But in the long run, PUC leaders and current teachers say they think the investment will be worth it. One former Alumni Teach Project resident and an alumna of the charter, Eugenia Plascencia, agrees, recalling the frequent turnover of teachers when she was in high school.
“It was something that impacted us, the student body, a lot,” Plascencia said. “We would have teachers who would start the year off and leave midway through the year. Principals who would start the year off and leave midway through the year. And I think it’s hard for kids to not take that personally and see it as there’s something wrong with them.”
Now, at 25 years old, Plascencia hopes to be a role model for her ninth-grade math students at PUC. She grew up in Pacoima, a neighborhood in Los Angeles County where about half of the residents over the age of 25 never finished high school and 8 percent have a bachelor’s degree or higher, according to 2014 census data estimates.
After graduating from Reed College, a private liberal-arts school in Portland, Oregon, Plascencia moved back to Pacoima to live with her parents and look for a job. Throughout college, she never imagined she would become a teacher. She had planned to become a speech therapist. But when she was offered a job as a special-education assistant, she took it and later applied for the Alumni Teach Project. Seeing how the students reacted to hearing her story made her realize they were experiencing many of the same things she felt when she was growing up. Most of them wanted to do well in school, she said, but didn’t think they could because they’d never seen someone close to them do it.
“It was seen as white or nerdy to do well in school,” Plascencia said of her own high-school experience. “I was constantly fighting against relating with my peers but also trying to do well because I wanted a better life.”
Aside from having the chance to support students from her hometown, Plascencia said the Alumni Teach Project appealed to her because it provides ongoing support for new teachers. During her first year, she taught alongside one of the school’s veterans. This allowed her to experiment with building her own identity as an educator—finding ways to relate to students, while also learning to teach content—without the fear of failure. She always had someone to back her up if the lesson wasn’t going well.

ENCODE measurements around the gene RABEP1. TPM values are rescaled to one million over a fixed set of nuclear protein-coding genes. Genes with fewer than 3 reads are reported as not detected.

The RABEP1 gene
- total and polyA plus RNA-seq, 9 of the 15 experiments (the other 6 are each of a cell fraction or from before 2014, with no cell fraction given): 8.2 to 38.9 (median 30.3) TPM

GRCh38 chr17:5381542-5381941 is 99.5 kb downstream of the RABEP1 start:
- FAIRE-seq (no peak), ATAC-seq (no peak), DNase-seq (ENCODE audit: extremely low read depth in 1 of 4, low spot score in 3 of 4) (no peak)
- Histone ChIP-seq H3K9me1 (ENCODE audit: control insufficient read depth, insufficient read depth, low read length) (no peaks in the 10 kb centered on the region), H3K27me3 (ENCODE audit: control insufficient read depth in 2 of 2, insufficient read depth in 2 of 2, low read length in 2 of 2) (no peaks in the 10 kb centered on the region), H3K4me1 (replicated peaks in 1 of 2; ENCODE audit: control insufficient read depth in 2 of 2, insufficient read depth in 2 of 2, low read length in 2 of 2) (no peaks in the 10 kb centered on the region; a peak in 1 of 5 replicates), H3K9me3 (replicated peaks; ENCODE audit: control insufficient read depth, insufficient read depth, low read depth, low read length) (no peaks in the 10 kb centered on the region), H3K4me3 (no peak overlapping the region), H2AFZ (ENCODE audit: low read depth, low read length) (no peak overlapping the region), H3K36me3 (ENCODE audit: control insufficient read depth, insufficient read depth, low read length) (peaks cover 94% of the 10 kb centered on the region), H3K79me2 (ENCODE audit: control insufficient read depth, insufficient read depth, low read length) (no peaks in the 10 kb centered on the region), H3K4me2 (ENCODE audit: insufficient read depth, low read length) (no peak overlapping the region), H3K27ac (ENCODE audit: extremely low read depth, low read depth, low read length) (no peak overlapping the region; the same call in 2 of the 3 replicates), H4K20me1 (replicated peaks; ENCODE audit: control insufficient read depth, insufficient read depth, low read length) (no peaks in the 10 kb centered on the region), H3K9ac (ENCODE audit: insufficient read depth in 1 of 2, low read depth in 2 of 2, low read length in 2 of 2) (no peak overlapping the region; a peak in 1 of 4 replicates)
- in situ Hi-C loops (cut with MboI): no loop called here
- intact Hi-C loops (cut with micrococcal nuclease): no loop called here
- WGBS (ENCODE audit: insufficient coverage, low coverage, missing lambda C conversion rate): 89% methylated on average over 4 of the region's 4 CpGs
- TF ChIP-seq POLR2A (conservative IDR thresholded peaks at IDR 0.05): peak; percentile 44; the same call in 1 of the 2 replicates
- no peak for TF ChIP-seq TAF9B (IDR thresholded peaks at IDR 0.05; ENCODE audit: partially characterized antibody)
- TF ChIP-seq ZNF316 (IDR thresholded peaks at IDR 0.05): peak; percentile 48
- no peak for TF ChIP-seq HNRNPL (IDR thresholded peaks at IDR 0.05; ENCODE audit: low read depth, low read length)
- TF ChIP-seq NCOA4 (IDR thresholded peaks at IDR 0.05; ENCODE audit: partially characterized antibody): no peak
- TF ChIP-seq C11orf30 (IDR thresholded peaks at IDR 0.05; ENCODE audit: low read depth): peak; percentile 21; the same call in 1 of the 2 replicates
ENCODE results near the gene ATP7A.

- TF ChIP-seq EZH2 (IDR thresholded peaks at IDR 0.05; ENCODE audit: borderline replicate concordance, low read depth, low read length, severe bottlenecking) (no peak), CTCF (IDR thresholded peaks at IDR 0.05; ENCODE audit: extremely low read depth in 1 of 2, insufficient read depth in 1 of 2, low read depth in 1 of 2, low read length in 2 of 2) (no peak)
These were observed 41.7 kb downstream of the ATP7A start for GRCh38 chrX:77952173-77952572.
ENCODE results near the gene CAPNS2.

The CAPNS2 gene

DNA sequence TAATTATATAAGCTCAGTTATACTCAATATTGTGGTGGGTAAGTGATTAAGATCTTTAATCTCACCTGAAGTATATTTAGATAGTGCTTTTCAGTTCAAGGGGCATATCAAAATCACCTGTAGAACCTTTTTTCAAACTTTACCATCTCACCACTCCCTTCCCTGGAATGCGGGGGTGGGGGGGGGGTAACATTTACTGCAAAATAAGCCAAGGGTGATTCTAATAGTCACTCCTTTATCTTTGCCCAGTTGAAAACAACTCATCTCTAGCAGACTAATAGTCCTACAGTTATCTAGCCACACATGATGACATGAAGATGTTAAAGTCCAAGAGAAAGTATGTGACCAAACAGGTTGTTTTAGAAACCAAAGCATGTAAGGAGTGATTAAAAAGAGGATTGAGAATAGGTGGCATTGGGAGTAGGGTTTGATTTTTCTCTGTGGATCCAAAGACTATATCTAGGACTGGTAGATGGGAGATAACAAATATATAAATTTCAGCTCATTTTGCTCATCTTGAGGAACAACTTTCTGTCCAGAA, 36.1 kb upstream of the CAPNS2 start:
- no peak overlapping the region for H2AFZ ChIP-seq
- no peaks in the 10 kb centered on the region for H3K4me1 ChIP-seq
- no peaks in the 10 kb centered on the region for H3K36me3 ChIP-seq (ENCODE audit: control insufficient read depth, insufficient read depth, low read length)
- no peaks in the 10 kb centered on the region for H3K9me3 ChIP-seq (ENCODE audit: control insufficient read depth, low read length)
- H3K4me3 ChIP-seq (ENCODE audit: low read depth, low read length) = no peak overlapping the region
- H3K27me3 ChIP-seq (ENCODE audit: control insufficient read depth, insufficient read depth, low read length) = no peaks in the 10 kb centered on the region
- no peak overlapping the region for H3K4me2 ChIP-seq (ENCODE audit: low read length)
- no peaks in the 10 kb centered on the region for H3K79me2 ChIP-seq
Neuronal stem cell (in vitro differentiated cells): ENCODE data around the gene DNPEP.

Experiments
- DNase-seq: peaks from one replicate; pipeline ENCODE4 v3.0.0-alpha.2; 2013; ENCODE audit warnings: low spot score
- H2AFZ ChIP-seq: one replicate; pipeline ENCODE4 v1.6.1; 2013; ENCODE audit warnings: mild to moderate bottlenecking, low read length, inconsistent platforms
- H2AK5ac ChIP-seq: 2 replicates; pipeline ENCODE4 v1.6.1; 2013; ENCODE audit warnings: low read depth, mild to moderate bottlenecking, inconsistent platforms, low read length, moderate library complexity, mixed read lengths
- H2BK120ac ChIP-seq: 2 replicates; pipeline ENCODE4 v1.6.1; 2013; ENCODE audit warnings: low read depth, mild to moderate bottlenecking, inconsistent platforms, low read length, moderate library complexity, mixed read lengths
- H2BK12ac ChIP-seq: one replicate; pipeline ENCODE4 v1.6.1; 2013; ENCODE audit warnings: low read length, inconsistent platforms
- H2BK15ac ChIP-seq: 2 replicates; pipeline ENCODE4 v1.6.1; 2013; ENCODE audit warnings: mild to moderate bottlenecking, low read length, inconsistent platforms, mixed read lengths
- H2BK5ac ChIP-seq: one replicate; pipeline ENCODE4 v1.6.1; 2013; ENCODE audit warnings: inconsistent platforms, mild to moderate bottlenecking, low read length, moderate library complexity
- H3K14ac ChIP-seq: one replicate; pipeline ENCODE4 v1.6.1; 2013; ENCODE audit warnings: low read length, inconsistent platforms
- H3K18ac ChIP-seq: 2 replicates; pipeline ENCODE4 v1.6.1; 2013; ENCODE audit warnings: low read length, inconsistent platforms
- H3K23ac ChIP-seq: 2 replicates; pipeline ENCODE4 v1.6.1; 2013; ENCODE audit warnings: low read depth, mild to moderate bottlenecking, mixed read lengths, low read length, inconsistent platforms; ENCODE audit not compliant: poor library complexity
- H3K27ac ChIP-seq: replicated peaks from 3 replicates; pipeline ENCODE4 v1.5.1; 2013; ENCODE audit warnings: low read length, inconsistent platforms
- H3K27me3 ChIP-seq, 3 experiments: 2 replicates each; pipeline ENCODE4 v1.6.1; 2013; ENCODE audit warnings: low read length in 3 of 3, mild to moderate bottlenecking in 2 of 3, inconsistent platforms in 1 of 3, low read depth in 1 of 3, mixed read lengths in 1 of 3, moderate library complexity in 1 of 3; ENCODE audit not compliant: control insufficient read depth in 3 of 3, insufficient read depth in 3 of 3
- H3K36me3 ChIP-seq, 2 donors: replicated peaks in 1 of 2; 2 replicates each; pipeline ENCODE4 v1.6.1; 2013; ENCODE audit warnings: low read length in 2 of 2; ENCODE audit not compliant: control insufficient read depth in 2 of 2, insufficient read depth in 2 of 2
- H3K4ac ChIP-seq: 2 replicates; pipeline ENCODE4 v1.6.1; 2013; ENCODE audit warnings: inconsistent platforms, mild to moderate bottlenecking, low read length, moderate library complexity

This setup doesn’t only benefit the new teachers. Veteran teachers like Joe Garza, who has been teaching for a total of 15 years, including eight with PUC Schools, is starting his third year as an Alumni Teach Project mentor. He said that serving as a mentor forces him to rethink what he used to consider to be good teaching. The program’s emphasis on social justice has also taught him how to craft better lessons.
“Although it has been good work, has been noble work, it has been a little two-dimensional,” Garza said, reflecting on the way he taught in the past. “With this element of unpacking what social justice means, I can make my work even more meaningful to the students.”
For example, when mentors and mentees met for a training session in late July, they didn’t spend a lot of time discussing the practical details of teaching (how to write a history lesson or explain an algebra problem to students). Instead, they used that time to discuss aspects of social justice and how it relates to teaching—what it takes to develop lessons that embrace and build on students’ cultures and identities, and how to avoid letting their own biases interfere with setting high standards for their students.
Many of the teachers who serve as mentors share the view that being an educator is more than just helping students graduate from high school and get into college. Justin Gutierrez, a high-school physical-education teacher who has been with PUC Schools for over 15 years, is participating in the Alumni Teach Project as a mentor for the first time this year. His mentee, Julian Ambriz, was his former student. So were Ambriz’s brothers. To Gutierrez, the project’s focus on diversity serves the deeper goal of developing empathetic and encouraging relationships between teachers and the students they serve. It’s those relationships, he says, that are at the heart of being a good teacher.
“It’s impossible to get a student to succeed, to perform well, if they don’t feel accepted, loved,” he said.